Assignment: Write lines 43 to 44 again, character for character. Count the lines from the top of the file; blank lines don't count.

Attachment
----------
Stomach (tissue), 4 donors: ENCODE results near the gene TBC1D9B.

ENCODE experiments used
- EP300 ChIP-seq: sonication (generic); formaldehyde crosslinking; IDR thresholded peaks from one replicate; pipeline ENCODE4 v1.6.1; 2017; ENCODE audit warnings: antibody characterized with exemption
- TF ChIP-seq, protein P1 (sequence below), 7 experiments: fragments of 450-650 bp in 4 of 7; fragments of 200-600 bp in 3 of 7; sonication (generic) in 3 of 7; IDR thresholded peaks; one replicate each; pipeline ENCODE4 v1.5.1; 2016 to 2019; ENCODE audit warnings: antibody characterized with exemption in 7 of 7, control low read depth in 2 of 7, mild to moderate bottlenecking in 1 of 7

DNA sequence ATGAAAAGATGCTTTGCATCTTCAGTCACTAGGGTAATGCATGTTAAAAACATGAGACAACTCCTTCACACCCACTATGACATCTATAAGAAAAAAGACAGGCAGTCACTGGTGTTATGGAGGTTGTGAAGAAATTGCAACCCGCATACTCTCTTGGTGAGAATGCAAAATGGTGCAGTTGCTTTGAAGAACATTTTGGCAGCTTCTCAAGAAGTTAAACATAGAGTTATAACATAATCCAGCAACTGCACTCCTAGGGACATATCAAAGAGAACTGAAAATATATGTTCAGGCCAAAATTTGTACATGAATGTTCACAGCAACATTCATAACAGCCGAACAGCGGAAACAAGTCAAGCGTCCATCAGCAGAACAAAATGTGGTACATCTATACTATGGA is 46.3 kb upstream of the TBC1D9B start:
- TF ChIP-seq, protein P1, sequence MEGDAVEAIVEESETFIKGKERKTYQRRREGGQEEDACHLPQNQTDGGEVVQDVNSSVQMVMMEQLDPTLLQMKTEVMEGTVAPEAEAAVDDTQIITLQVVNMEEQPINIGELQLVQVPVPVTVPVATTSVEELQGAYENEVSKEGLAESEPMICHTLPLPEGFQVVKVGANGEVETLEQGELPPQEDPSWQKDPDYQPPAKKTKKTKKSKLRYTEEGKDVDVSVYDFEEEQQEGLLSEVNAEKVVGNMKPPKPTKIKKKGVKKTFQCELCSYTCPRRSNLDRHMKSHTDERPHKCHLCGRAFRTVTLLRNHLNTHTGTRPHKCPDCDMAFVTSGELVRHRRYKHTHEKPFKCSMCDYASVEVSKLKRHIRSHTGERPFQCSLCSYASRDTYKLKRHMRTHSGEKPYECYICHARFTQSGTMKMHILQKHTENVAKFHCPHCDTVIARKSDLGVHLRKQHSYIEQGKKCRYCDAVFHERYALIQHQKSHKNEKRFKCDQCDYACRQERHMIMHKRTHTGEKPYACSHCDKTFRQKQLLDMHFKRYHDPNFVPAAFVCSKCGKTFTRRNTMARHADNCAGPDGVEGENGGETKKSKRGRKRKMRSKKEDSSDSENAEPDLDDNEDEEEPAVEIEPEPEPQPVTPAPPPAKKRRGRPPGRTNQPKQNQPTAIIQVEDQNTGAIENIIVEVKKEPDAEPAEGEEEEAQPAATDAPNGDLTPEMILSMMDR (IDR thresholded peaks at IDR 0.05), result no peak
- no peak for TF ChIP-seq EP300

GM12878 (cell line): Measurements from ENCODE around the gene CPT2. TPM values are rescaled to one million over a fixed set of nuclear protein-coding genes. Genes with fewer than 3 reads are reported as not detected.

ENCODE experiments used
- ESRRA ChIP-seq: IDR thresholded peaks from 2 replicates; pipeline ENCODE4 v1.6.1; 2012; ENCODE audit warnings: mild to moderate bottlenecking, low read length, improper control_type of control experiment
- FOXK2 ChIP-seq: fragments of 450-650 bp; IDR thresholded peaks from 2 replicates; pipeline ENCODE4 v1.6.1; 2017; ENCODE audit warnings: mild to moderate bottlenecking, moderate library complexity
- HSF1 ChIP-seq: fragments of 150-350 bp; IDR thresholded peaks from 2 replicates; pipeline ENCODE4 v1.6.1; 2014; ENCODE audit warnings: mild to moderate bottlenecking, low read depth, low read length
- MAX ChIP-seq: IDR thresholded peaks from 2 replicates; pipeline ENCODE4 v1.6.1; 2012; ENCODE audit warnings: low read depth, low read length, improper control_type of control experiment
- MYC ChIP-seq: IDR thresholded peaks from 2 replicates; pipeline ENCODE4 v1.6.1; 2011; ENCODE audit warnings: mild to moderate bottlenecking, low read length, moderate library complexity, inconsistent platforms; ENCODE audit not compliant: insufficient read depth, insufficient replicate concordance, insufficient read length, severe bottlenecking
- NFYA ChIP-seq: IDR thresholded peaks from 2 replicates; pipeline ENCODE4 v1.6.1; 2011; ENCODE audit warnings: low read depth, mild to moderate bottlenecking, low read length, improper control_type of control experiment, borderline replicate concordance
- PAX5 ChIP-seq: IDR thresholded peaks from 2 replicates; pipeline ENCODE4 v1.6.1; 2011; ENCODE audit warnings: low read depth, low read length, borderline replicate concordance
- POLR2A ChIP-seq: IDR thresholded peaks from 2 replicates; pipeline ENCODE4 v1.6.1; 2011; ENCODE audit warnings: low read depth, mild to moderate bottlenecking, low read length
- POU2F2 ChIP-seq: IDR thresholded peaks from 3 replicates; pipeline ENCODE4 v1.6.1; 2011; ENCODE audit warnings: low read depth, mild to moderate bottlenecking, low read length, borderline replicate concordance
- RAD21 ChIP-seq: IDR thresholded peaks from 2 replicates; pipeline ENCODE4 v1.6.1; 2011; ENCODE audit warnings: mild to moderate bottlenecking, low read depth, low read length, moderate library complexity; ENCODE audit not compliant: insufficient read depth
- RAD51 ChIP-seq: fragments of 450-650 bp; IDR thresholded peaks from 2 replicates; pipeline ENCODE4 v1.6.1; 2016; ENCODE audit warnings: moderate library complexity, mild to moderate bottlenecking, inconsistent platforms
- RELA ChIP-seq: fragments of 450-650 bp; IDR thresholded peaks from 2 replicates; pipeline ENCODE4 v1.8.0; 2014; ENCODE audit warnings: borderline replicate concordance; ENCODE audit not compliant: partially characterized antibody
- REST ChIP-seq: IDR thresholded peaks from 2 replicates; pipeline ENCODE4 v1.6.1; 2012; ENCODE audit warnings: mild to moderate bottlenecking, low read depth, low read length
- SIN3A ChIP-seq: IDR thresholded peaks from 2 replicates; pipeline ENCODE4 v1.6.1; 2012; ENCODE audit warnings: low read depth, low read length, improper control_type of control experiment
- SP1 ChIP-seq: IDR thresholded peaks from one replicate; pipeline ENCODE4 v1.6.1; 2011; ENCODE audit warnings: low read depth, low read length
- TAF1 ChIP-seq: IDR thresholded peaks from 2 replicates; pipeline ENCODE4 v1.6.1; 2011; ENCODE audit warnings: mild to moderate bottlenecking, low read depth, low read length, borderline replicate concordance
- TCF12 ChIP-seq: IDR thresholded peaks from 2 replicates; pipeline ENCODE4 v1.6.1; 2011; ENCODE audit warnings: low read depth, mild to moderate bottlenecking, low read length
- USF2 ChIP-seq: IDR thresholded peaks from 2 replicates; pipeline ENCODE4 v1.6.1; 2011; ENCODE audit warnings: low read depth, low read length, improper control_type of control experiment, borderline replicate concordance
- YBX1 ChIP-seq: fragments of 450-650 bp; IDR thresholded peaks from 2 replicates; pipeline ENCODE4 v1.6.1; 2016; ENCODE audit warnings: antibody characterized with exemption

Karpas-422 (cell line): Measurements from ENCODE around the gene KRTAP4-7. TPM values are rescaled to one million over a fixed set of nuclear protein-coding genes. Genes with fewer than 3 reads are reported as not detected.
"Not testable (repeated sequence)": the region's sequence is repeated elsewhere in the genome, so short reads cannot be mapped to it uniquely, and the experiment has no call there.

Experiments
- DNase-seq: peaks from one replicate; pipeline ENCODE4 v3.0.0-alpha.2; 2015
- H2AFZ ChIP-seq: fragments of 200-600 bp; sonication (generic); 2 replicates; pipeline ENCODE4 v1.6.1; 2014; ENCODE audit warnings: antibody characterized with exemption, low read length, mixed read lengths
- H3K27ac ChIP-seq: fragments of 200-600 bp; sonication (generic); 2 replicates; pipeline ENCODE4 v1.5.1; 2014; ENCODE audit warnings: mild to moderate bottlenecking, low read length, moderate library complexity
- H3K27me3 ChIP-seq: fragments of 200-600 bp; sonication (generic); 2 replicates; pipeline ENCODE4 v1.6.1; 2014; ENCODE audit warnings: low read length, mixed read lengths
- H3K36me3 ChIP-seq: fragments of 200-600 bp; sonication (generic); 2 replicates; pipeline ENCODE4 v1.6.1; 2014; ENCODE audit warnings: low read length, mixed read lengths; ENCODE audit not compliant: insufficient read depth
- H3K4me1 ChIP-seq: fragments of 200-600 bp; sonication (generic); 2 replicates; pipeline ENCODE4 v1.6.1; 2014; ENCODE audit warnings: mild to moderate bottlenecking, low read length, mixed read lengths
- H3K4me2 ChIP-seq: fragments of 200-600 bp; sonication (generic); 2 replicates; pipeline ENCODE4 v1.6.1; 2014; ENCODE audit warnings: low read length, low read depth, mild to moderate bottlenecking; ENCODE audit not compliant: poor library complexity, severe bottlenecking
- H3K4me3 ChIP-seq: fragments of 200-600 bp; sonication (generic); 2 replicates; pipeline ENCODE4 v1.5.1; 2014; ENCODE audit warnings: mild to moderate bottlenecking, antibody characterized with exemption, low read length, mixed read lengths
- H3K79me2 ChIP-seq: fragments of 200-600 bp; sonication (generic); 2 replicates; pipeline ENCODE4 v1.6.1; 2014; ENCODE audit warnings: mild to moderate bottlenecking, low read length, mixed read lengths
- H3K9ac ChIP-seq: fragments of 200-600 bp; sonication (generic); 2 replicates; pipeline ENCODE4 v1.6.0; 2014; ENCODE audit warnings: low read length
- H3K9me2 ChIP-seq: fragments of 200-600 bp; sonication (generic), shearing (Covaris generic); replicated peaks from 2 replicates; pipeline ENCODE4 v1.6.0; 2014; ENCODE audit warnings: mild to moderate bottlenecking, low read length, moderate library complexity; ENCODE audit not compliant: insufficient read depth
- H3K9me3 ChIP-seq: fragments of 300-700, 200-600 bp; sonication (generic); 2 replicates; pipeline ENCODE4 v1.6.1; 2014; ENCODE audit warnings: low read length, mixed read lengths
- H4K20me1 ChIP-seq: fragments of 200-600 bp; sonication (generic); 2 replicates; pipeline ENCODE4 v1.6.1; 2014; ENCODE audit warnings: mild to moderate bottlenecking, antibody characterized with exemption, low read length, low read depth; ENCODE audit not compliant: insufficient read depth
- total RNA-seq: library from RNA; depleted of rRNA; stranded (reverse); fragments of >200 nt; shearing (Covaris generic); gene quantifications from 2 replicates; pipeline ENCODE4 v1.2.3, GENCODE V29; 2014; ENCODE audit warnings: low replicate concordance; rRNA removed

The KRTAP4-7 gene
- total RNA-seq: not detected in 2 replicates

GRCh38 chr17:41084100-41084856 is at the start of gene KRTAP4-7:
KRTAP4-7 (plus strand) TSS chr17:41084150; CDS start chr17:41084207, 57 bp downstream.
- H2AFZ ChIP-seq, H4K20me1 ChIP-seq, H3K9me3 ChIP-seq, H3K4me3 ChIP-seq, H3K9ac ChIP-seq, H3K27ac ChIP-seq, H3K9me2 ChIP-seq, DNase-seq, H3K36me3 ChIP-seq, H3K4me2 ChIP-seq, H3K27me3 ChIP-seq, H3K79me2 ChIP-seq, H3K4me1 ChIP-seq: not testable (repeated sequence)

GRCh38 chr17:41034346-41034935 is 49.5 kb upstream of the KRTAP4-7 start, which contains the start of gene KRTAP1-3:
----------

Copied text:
- H3K9me3 ChIP-seq: fragments of 300-700, 200-600 bp; sonication (generic); 2 replicates; pipeline ENCODE4 v1.6.1; 2014; ENCODE audit warnings: low read length, mixed read lengths
- H4K20me1 ChIP-seq: fragments of 200-600 bp; sonication (generic); 2 replicates; pipeline ENCODE4 v1.6.1; 2014; ENCODE audit warnings: mild to moderate bottlenecking, antibody characterized with exemption, low read length, low read depth; ENCODE audit not compliant: insufficient read depth